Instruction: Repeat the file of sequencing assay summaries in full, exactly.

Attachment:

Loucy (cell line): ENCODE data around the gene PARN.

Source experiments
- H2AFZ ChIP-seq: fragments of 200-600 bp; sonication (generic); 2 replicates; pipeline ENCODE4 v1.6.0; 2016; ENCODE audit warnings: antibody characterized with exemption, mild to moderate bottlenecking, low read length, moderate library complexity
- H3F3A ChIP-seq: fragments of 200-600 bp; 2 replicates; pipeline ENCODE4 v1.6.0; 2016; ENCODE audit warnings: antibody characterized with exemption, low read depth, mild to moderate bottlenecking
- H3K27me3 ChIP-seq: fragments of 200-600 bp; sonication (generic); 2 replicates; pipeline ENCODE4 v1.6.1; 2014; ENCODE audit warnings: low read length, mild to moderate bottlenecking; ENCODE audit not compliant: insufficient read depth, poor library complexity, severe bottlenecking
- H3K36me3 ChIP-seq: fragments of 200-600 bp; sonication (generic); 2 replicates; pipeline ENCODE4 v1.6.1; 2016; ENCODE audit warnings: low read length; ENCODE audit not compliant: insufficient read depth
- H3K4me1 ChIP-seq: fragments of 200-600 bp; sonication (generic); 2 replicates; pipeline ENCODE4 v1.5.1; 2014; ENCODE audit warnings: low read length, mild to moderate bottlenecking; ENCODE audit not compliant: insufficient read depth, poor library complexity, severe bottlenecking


Loucy (cell line): ENCODE data around the gene PARN.

Source experiments
- H2AFZ ChIP-seq: fragments of 200-600 bp; sonication (generic); 2 replicates; pipeline ENCODE4 v1.6.0; 2016; ENCODE audit warnings: antibody characterized with exemption, mild to moderate bottlenecking, low read length, moderate library complexity
- H3F3A ChIP-seq: fragments of 200-600 bp; 2 replicates; pipeline ENCODE4 v1.6.0; 2016; ENCODE audit warnings: antibody characterized with exemption, low read depth, mild to moderate bottlenecking
- H3K27me3 ChIP-seq: fragments of 200-600 bp; sonication (generic); 2 replicates; pipeline ENCODE4 v1.6.1; 2014; ENCODE audit warnings: low read length, mild to moderate bottlenecking; ENCODE audit not compliant: insufficient read depth, poor library complexity, severe bottlenecking
- H3K36me3 ChIP-seq: fragments of 200-600 bp; sonication (generic); 2 replicates; pipeline ENCODE4 v1.6.1; 2016; ENCODE audit warnings: low read length; ENCODE audit not compliant: insufficient read depth
- H3K4me1 ChIP-seq: fragments of 200-600 bp; sonication (generic); 2 replicates; pipeline ENCODE4 v1.5.1; 2014; ENCODE audit warnings: low read length, mild to moderate bottlenecking; ENCODE audit not compliant: insufficient read depth, poor library complexity, severe bottlenecking